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The day New Mexico’s gun waiting period law began, it sparked a lawsuit

SANTA FE, N.M. (KRQE) – New Mexico’s governor and attorney general are facing a federal lawsuit over a new state law that requires a seven-day waiting period for gun purchases. That waiting period law went into effect on May 15.

The lawsuit, filed the day the law went into effect, on behalf of two New Mexico residents, claims the waiting period law puts an “unconstitutional burden” on those looking to legally purchase firearms.

The legal complaint describes two instances where New Mexicans tried to legally buy a firearm – one purchase from Calibers and one from a Big R Store – but were told they had to wait seven days before taking possession of the gun.

That’s exactly what is supposed to happen under the recently enacted law. However, the lawsuit claims that the waiting period violates the Second Amendment.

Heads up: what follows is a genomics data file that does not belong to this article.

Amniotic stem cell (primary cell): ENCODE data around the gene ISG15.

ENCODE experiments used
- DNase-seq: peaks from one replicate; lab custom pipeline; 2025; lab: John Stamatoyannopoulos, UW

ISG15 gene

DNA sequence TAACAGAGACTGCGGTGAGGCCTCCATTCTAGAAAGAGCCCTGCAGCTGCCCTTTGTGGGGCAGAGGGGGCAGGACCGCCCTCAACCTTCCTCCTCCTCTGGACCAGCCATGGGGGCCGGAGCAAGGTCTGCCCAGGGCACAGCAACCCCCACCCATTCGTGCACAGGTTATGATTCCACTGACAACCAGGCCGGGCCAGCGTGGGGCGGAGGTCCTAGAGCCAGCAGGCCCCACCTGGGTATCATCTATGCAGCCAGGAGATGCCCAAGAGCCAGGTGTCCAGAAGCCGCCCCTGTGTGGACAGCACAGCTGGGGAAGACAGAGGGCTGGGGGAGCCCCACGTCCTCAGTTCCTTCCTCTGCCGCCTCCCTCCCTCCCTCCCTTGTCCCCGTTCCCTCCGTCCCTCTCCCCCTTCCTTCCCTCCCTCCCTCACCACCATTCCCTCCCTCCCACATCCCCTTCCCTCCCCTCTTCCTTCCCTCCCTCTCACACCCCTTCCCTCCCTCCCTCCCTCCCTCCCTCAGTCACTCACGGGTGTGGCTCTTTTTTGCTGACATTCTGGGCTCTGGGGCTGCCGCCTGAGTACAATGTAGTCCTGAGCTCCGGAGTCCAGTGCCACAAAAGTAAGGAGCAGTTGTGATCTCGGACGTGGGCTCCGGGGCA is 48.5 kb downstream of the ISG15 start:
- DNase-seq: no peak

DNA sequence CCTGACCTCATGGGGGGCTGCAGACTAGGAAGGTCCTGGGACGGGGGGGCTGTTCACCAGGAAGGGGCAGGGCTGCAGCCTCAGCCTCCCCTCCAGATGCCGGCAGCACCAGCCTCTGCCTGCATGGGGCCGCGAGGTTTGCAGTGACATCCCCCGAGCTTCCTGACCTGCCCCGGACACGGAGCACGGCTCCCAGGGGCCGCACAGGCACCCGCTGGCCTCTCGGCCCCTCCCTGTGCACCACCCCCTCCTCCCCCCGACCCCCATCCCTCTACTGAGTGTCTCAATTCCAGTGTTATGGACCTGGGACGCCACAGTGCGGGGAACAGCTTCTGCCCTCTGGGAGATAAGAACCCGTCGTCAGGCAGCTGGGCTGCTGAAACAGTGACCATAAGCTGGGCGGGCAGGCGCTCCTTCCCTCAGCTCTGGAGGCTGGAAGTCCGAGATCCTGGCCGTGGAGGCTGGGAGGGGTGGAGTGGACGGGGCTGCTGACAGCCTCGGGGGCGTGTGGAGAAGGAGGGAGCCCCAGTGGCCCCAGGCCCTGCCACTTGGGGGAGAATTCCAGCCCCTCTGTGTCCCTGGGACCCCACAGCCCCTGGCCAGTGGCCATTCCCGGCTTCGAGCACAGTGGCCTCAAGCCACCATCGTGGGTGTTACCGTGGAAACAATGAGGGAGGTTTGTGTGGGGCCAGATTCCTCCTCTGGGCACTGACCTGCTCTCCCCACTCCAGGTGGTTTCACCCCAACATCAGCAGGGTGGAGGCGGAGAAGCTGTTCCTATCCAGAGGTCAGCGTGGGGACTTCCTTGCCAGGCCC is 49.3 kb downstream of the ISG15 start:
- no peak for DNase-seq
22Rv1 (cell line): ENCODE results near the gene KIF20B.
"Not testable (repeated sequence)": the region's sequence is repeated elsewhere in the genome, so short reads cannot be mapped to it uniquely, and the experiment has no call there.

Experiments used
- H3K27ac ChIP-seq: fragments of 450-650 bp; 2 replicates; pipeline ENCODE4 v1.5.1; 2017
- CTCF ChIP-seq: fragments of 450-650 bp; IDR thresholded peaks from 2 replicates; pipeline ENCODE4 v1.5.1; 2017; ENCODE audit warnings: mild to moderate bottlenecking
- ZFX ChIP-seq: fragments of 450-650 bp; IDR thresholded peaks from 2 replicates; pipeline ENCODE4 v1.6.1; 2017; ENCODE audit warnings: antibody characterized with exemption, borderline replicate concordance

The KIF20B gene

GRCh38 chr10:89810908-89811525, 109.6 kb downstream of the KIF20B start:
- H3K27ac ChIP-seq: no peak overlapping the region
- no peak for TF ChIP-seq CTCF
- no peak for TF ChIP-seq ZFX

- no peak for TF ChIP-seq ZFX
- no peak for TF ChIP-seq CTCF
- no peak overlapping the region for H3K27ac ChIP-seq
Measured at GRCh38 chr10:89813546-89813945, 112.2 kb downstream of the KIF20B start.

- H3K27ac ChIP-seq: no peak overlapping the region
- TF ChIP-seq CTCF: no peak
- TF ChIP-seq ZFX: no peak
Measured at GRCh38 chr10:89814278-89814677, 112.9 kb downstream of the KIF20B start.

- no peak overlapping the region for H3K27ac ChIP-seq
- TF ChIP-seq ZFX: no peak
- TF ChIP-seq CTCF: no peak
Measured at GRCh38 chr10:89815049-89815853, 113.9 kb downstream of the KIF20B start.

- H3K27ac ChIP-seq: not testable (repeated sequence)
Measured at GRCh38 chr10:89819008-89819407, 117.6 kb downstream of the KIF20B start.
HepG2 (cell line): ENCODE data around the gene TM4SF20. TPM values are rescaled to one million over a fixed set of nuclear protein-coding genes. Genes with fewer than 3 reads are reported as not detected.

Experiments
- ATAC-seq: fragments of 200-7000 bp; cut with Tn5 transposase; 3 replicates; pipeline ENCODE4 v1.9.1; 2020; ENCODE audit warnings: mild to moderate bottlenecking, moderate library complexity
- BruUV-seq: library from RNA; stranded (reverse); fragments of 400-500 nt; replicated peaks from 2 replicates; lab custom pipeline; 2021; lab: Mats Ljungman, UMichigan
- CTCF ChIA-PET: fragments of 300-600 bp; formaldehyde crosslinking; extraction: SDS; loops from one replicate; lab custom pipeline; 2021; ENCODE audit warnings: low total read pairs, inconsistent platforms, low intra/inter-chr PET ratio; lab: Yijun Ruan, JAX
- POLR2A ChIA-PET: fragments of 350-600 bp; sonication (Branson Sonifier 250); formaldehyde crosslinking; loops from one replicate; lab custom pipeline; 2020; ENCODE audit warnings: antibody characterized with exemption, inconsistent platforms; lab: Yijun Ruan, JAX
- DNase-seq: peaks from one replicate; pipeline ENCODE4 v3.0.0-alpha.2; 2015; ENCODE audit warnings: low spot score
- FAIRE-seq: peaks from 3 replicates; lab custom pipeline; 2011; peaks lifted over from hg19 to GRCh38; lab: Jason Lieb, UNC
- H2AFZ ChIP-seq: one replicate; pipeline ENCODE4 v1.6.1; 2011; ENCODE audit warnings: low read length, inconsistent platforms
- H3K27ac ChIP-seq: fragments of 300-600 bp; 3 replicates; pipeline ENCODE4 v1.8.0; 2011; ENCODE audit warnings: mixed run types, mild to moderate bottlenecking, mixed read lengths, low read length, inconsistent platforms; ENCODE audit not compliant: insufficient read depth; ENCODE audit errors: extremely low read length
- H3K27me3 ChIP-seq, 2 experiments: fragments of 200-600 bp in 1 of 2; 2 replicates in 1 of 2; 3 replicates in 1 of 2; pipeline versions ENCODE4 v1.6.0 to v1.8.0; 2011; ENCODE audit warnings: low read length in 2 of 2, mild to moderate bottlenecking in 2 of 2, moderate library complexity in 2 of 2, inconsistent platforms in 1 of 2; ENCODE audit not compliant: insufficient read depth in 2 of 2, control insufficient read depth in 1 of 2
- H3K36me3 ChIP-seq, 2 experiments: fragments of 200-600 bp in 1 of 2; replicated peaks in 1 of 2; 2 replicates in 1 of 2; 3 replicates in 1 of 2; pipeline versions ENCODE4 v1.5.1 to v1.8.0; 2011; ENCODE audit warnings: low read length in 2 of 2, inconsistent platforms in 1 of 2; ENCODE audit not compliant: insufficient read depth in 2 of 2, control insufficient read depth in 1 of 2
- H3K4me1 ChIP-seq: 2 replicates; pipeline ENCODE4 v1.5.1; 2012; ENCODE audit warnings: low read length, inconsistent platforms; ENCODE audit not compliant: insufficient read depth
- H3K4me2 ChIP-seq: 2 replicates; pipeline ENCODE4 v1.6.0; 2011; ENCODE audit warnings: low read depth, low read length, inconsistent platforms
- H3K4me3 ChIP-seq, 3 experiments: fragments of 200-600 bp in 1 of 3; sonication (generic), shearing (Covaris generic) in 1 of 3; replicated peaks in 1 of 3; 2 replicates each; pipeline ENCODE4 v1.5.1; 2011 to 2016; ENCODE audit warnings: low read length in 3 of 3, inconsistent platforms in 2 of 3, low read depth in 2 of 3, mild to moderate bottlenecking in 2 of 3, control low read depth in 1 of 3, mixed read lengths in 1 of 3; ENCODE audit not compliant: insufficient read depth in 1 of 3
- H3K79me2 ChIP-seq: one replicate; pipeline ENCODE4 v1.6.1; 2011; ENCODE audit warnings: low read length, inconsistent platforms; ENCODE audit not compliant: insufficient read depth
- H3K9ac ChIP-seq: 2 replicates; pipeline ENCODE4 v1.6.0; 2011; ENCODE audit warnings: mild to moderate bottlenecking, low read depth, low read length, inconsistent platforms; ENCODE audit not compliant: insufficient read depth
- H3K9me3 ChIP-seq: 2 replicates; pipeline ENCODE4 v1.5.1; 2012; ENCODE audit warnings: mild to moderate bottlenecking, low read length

“The right to ‘keep’ arms necessarily implies the right to obtain arms. After all, ‘keep’ means to possess or ‘have weapons’,” the lawsuit argues. “By the Waiting Period Act’s very terms, it prevents individuals from taking ‘possession’ of their firearms.”

The waiting period “arbitrarily delay[s] the right of law-abiding citizens to obtain arms even if they immediately pass all required background checks, and even if they desire to obtain an arm for the purpose of self-defense in the home,” the lawsuit argues.

The National Rifle Association of America (NRA) and the Mountain States Legal Foundation are behind the lawsuit. In response to the lawsuit, the governor’s office told KRQE:

“The seven-day waiting period is undoubtedly constitutional and does not violate the Second Amendment. This lawsuit is little more than an effort by the gun lobby to protect profits, not people, despite their assertions to the contrary.”

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